In Northern Ireland they are now legal in the same way as in GB, but you can (theoretically) access an abortion up to 12 weeks on demand (which is now the law in Ireland). Although it’s legal in Northern Ireland, very few abortion services have been commissioned, so it’s really difficult to get one (same in Ireland). More about how to get one here below.

Political point. Abortion is healthcare. Like all healthcare, it should be free, guaranteed by law, and be easily available. We think that we are great in the UK but we don’t have abortion on demand (in GB) and we still have criminal laws that apply if abortions aren’t accessed within the law. We should decriminalise abortion.

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Finding it hard to get an abortion?

In Britain, abortions are free and available from local sexual health services. Find your local service via the services page here at BISH.


In Northern Ireland and the Republic of Ireland, it’s still quite difficult accessing an abortion because there aren’t many services. Other places in Europe where it can be difficult to get this kind of healthcare are the Isle of Man, Malta, Gibraltar, Poland, Hungary, Romania, France, Spain, Andorra, Ukraine, and Russia.

If you need help getting an abortion in any of these places visit Abortion Support Network. They can help give you information, advice, and sometimes also financial support to travel for an abortion. They do amazing work, so please consider supporting them here.


It’s been getting harder for many people in various states of the US to get an abortion for some time, and it looks like that’s getting harder. If you need an abortion in the states try ineedana.com who have a database of where your nearest providers are. They will also give you details of the available abortion funds that might help you pay for it.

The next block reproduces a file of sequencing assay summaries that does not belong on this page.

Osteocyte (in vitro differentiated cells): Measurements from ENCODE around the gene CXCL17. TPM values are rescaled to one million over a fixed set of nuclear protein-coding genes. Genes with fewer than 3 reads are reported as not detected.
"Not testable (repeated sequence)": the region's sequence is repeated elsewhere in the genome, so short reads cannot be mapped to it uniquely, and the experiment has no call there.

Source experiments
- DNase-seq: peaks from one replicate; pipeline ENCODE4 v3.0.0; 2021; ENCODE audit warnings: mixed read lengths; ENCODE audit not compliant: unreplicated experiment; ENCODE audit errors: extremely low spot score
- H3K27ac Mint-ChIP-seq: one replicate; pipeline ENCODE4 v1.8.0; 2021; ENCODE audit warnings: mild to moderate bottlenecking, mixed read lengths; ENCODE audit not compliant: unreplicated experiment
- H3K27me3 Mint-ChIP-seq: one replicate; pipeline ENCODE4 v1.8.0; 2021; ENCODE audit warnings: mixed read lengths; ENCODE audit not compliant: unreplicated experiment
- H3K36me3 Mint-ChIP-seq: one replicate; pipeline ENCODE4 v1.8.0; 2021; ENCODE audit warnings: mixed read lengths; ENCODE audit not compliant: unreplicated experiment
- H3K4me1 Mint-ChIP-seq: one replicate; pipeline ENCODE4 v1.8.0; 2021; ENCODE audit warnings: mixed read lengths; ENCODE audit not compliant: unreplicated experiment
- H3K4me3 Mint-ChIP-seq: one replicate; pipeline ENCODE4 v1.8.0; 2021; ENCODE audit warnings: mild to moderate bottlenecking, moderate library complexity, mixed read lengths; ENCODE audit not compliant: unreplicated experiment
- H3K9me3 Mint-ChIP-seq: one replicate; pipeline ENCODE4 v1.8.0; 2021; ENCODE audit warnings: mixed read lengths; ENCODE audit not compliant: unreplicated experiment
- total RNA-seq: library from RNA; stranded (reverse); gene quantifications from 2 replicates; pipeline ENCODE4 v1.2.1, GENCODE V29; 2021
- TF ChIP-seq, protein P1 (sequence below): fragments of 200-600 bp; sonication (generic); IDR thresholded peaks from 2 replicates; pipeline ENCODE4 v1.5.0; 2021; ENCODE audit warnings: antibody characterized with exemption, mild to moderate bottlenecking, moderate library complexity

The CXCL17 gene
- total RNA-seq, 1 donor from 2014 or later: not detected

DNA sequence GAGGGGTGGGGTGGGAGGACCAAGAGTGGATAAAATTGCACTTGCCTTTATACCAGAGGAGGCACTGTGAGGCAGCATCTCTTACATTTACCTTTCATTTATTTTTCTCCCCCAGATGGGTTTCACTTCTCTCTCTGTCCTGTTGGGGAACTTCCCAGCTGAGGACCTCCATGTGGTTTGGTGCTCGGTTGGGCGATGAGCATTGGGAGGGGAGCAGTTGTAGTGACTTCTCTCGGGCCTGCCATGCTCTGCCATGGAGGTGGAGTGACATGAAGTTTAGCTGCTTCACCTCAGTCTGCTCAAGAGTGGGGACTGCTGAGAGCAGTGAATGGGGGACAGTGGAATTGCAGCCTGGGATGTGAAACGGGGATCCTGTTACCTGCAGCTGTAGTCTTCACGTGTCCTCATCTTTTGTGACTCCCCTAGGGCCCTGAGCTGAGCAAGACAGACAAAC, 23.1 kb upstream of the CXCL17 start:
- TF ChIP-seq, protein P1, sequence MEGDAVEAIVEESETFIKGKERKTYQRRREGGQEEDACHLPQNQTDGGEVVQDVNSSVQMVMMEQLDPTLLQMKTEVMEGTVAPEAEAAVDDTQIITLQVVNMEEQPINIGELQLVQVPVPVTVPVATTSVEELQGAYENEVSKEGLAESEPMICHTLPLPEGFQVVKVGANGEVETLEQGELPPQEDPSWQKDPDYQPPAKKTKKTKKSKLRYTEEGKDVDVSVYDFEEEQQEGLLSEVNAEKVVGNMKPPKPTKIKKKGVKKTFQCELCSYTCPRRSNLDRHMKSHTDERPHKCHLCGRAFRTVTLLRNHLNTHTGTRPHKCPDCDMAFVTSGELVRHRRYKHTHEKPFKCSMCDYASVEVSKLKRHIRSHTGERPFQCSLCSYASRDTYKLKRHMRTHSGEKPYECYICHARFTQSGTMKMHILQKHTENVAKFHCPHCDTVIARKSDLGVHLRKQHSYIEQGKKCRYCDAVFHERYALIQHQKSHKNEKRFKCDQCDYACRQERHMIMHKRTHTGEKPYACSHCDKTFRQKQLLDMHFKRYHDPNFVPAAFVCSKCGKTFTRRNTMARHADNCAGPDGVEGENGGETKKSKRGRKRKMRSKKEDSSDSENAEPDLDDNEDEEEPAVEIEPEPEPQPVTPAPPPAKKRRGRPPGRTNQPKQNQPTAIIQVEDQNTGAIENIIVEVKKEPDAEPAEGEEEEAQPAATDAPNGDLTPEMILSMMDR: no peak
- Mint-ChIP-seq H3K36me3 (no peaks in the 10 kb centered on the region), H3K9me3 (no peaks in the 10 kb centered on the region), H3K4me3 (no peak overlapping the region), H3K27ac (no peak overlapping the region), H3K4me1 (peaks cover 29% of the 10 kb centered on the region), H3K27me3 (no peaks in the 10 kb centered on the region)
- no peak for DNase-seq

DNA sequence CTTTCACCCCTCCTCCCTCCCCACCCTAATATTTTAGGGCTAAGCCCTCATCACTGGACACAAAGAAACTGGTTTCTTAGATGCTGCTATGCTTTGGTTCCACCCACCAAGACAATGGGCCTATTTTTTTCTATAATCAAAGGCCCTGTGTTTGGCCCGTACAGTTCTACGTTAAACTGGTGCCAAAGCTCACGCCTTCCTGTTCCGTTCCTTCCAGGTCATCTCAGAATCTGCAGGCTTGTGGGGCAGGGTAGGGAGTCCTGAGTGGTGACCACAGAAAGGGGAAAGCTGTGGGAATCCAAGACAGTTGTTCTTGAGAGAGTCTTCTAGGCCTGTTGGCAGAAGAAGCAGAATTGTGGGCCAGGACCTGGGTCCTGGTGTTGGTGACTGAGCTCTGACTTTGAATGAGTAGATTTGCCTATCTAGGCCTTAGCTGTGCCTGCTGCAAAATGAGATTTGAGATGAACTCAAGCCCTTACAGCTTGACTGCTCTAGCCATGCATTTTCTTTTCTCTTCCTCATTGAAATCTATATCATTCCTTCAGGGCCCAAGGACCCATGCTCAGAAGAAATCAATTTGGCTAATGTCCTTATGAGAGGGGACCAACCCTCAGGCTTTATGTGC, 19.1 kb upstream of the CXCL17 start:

If you live in a southern state where abortion is being restricted, Scalawag Magazine have compiled a list of abortion funds and providers that can help. You could also consider supporting those. Also check out this guide to abortion from our friends at Scarleteen.

Rest of the world

You can find a list of organisations that can help you find an abortion provider via SAAF. If you know of a great support service near you let me know.

Please leave a (nice) comment below if you like or ask me a question here.

© Justin Hancock, 2024 Find out more about me and BISH here.

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I’ve been a sex and relationships educator since 1999 (with a background in youth and community work). In that time I’ve taught and given advice about sex and relationships with thousands of young people in person and millions online. I’ve worked with many charities, local governments, schools and youth organisations facilitating training and workshops. My two books, Enjoy Sex (How, When, and If You Want To) and Can We Talk About Consent? are widely available around the world. I’ve been on the telly and the radio and have written articles for newspapers and magazines. I’m also a member of the World Association for Sexual Health. Read more about me and BISH here. Find out about my other work here Justin Hancock